Cigarettes whisked out of sight

Mon Jun 9, 2008 2:43pm EDT
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By Jonathan Spicer

TORONTO (Reuters) - You can browse the latest porn magazines at Canadian shops, but tough new laws mean that cigarette packages are simply too suggestive.

Shop owners in Ontario, Quebec and a few other provinces must now hide tobacco products from their customers under rules that will cover most of Canada by year-end as the country tries to stamp out smoking by young people.

The provincial governments want to discourage the habit by "de-normalizing" the presence of cigarettes, which typically enjoyed prime placement behind the cash register.

Retailers must store cigarettes in drawers or behind grey wall coverings that cost as much as C$1,000 ($980), leaving some fuming over the cost, inconvenience, and hypocrisy.

"It's a pain in the ass, and a double-standard that the government supports liquor sales," said a Toronto shop owner who did not want to be named, but who noted children too young to buy pornography are still free to eye the plastic-covered magazines, which are only partly hidden by their shelving.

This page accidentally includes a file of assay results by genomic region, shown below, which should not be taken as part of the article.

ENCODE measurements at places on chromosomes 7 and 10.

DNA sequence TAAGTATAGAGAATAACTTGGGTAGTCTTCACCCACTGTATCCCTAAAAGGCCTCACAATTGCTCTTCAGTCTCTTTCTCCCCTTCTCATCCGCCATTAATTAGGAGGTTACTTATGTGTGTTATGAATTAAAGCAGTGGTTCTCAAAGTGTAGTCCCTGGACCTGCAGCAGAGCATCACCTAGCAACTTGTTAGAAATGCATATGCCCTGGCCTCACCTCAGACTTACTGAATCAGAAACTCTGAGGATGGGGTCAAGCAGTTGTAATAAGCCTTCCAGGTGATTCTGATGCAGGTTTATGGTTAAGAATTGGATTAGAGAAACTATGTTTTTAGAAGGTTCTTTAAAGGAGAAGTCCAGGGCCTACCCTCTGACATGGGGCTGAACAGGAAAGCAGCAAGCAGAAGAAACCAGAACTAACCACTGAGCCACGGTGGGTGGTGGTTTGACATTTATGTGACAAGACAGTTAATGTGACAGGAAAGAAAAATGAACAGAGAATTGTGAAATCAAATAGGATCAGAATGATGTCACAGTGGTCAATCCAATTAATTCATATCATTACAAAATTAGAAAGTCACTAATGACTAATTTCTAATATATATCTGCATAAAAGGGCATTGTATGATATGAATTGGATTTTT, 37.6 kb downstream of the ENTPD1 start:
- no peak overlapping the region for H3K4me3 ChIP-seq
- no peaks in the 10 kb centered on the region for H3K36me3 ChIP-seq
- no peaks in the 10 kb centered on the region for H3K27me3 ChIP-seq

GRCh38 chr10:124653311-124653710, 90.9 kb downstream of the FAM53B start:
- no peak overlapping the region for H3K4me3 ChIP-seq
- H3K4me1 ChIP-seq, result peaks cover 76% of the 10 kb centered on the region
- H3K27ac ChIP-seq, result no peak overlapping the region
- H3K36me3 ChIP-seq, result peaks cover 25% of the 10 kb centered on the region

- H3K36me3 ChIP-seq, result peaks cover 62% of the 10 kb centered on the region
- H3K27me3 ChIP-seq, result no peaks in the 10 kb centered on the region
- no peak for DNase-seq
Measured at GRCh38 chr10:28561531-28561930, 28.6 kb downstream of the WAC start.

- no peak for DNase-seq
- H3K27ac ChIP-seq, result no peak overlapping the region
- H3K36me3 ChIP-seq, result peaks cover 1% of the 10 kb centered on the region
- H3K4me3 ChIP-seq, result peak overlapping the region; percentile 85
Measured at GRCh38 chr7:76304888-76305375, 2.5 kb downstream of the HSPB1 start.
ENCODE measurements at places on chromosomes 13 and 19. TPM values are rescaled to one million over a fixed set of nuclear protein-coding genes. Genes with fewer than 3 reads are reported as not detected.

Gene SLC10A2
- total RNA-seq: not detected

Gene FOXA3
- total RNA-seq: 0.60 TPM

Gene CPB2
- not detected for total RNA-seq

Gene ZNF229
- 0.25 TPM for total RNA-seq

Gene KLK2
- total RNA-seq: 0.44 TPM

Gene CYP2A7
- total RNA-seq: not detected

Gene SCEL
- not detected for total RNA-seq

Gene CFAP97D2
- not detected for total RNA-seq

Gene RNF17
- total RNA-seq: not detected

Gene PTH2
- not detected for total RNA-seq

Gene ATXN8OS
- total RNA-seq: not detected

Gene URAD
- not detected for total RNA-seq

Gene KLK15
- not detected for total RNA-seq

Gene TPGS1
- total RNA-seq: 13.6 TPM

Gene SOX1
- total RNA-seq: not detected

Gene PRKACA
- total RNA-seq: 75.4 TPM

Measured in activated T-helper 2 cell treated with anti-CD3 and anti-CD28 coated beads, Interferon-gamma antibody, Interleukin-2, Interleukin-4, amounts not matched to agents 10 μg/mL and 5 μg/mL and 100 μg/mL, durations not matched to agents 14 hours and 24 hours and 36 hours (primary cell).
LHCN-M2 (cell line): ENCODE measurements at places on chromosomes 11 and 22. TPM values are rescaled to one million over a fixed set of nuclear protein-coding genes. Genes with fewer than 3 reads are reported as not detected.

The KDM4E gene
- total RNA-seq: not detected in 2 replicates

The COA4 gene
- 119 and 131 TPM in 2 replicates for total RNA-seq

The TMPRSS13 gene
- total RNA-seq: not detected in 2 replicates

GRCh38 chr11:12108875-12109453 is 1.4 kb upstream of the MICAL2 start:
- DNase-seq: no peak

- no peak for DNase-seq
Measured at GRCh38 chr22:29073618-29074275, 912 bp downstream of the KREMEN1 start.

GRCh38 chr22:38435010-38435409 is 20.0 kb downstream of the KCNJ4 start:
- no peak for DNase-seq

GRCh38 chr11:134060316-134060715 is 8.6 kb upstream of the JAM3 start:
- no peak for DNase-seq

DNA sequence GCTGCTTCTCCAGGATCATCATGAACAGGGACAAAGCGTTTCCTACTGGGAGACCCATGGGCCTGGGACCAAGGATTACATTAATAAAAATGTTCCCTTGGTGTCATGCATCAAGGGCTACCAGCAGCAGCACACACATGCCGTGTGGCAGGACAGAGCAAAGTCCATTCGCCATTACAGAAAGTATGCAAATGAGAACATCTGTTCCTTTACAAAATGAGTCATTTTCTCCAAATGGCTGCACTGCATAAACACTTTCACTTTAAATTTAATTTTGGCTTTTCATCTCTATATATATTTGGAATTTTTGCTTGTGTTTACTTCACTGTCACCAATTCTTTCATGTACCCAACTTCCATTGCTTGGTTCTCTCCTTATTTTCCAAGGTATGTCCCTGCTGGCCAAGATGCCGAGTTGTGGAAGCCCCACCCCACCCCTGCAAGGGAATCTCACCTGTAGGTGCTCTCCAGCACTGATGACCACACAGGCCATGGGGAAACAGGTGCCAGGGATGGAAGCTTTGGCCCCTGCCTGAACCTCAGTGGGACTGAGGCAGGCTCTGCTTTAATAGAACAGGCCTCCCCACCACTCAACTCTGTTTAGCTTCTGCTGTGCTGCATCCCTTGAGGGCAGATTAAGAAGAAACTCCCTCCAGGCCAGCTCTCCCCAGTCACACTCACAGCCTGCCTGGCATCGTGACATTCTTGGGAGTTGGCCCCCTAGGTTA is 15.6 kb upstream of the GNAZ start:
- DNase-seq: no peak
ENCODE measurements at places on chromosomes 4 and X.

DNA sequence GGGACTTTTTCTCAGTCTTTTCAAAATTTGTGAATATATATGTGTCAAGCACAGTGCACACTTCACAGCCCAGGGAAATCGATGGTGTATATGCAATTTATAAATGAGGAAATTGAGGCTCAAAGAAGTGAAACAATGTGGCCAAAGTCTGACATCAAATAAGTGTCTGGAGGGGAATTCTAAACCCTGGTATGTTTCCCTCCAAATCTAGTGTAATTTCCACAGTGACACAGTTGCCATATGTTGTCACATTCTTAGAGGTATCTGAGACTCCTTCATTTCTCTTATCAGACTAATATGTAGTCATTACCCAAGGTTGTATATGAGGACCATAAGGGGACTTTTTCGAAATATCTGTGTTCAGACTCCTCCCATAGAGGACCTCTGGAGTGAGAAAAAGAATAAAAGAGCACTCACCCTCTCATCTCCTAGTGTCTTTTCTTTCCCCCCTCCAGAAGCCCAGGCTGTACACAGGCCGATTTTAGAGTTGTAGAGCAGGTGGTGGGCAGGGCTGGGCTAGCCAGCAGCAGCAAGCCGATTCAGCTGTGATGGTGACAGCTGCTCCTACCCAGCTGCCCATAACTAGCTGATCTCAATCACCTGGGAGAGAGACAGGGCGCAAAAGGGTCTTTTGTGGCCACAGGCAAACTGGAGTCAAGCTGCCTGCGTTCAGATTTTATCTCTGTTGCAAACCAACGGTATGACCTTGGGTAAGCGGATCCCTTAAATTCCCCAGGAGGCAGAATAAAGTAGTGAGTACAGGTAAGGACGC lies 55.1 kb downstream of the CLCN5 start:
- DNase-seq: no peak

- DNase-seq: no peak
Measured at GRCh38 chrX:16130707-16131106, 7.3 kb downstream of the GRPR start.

"It's kind of like a nanny state."

The law has its critics, including those who point accusingly at Ontario's provincially owned liquor stores. But advocates say the seemingly draconian measure will eventually work, and is too important to get bogged down by morality.

"Pornography, with all its faults and deficits, won't kill you," said Michael Perley, director of the Ontario Campaign for   Continued...

<p>A pack of Canadian cigarettes with a warning label is seen in Montreal, June 28, 2007. REUTERS/Shaun Best</p>